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The following statement was released Nov. 1 by more than 147 faith leaders in the Commonwealth across denominations in opposition to Question 4 that would legalize recreational marijuana on this year's ballot.
As faith leaders across the Commonwealth of Massachusetts, we urge all citizens to vote NO on Question 4 on Election Day, November 8th.
In the midst of an opioid epidemic, it is beyond reason that the Commonwealth would commercialize the sale of marijuana. It is important for our citizens to know the facts: this legislation was written by and for the billion-dollar marijuana industry. Ninety-six percent of the money supporting this proposal comes from out of state. If passed, the law would make it significantly difficult for local communities to try to opt out. It would authorize companies from outside of Massachusetts to legally sell marijuana that is 10 to 600 times more potent than that of past decades. We believe this will lead to greater addiction particularly for young people. For the sake of our children and grandchildren, let us not expose them to the unnecessary danger of shops selling packaged edible forms of marijuana including candy.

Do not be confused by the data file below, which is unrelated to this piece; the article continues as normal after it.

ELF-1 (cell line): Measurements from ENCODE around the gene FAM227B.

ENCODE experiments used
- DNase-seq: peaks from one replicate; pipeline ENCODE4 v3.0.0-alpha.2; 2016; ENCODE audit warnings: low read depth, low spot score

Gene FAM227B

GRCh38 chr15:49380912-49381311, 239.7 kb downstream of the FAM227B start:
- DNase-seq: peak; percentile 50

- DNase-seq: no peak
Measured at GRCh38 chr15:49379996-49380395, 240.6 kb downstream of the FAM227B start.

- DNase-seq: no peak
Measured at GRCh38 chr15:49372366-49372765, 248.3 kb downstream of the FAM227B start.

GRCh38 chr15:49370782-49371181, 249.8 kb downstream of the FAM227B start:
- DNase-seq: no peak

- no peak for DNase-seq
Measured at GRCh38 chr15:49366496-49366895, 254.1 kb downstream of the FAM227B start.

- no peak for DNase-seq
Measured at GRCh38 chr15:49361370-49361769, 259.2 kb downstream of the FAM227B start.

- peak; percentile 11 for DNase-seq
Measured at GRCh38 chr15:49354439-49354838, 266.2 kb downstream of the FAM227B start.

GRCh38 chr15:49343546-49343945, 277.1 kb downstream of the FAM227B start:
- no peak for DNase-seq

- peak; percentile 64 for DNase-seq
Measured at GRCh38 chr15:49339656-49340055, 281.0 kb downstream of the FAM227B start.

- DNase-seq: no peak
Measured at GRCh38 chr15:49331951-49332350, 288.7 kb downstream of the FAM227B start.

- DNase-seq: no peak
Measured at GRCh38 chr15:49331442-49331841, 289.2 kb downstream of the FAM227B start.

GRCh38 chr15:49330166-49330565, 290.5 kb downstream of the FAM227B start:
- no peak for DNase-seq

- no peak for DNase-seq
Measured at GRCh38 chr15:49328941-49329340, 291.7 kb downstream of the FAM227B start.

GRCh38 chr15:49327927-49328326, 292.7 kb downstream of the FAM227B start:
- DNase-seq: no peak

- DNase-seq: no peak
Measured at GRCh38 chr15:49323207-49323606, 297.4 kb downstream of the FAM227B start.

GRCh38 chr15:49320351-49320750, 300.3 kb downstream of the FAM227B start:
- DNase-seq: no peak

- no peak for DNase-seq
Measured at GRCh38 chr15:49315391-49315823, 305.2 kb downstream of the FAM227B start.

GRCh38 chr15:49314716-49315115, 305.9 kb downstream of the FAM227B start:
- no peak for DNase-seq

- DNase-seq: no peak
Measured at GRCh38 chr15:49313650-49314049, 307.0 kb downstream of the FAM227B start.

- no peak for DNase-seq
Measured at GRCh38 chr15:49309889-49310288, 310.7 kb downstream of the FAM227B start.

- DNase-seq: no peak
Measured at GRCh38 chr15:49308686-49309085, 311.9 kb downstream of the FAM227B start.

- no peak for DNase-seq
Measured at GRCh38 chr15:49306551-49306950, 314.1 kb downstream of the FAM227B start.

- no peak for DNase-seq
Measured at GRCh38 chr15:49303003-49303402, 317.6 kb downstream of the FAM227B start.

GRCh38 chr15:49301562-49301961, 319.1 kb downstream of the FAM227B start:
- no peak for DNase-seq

It is important to recognize that Massachusetts has already decriminalized the possession of small amounts of marijuana, so concerns about people being arrested for possession do not apply to this proposed law. Nor is there a rationale in tax revenues.
First, there is no amount of money that would justify the dangers of commercializing marijuana. Second, the expense of regulating it and funding the public safety and medical response to accidents and overdoses would far exceed the supposed tax revenue. Lastly, the cost and the grief to families from marijuana-related abuse is incalculable. An example is the tragic death of Massachusetts State Trooper Thomas Clardy earlier this year. The person charged with that motor vehicle fatality is alleged to have used marijuana before driving that day.
As faith leaders, we believe that our efforts as a society should be focused toward improving life for our citizens. A culture that encourages and promotes the use of drugs is failing its people. As the neighborhood pastors who tend your houses of worship, streets and hospital bedsides, who live in and know our local communities, we have seen the struggle with addiction and we have grieved with our people at the funerals. Each of us can recount the tragic stories of people whose drug addiction began with marijuana.
Question 4, if approved, will generate substantial profit for out-of-state drug marketers at the expense of the health, well-being and the lives of our families and loved ones. Please join us in voting NO on Question 4, for the good of our Commonwealth and our people.